You need to drive in to Memorial Drive to be in the back of Snow Hall where the Math. Dept. is located.

Park where it says "loading zone" facing the back of the building. You can stay there for 15 minutes only.

Get inside and you'll see in front of you Room 120 Snow, where the Prairie Analysis Seminar usually takes place. There is also an elevator on the right after you pass the soda machines. Take the elevator to the fourth floor. As you walk out of the elevator turn right and follow the hall until you find the Math Office #405 at the other end of the building.

If you cannot park in the loading zone behind Snow Hall, park in any other space on Memorial Dr., or go back on Memorial Dr. and you'll see at the west end a large parking lot (B in the Google map.).

If your visit has been planned in advanced you'll get a parking permit to put back in your car. You can then park on Memorial Dr. (but move it from the loading zone) or any other place that says blue, red, or yellow parking permits (you cannot park on the front of the building Jayhawk Blvd or at meters.). The parking lot at the west end of Memorial Dr. (B in the map) is your best bet; if not try by the stadium (C in the map), and enjoy your walk up the hill!.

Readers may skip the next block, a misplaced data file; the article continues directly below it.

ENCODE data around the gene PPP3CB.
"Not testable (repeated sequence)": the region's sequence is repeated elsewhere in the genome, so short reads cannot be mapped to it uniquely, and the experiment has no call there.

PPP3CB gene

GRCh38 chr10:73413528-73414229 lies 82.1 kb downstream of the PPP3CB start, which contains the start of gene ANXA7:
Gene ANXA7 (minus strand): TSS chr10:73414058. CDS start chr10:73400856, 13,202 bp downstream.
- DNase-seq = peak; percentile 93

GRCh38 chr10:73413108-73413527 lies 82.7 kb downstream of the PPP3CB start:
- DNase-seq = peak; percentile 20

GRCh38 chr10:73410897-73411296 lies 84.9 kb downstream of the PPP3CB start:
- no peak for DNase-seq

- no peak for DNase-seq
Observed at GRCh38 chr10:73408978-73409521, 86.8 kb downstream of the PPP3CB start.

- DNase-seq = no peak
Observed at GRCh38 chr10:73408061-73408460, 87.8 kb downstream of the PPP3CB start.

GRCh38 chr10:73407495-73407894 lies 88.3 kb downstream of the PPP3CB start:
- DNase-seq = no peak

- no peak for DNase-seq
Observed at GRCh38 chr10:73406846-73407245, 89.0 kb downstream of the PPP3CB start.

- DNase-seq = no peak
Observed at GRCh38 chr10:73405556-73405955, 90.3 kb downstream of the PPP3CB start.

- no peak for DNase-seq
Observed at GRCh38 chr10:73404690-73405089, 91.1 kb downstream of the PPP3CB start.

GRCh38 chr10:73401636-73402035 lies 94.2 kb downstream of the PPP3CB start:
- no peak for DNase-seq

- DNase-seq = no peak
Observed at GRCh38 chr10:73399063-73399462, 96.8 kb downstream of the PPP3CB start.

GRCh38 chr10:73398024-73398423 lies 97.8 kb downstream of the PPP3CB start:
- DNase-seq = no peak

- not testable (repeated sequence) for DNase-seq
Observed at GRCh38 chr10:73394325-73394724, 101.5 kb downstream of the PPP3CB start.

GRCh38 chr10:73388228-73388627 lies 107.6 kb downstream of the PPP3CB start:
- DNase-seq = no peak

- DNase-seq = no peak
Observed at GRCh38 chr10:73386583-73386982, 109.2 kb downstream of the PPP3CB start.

For other places where to park, look at the interactive campus map and search for the blue, red, or yellows cars icons. (For further questions related to parking please contact the Parking Department.)

The Math Office is in 405 and the number is 864-3651.

Events Calendar

Using Math

CTE course transformation grant helps Emily Witt, assistant professor of math, develop active learning with student groups in calculus.  Positive results using modules developed with Justin Lyle and Amanda Wilkens, math graduate students, were attained.  Read more

Math and COVID-19: Sources on how math is being used to track the virus and its spread.  AMS link.

A mathematician-musician's breakthrough melds East, West. Read more.

Researcher's innovative approach to flood mapping support emergency management and water officials. Read more.

Nicole Johnson found a way to express her baton twirling using math. See video.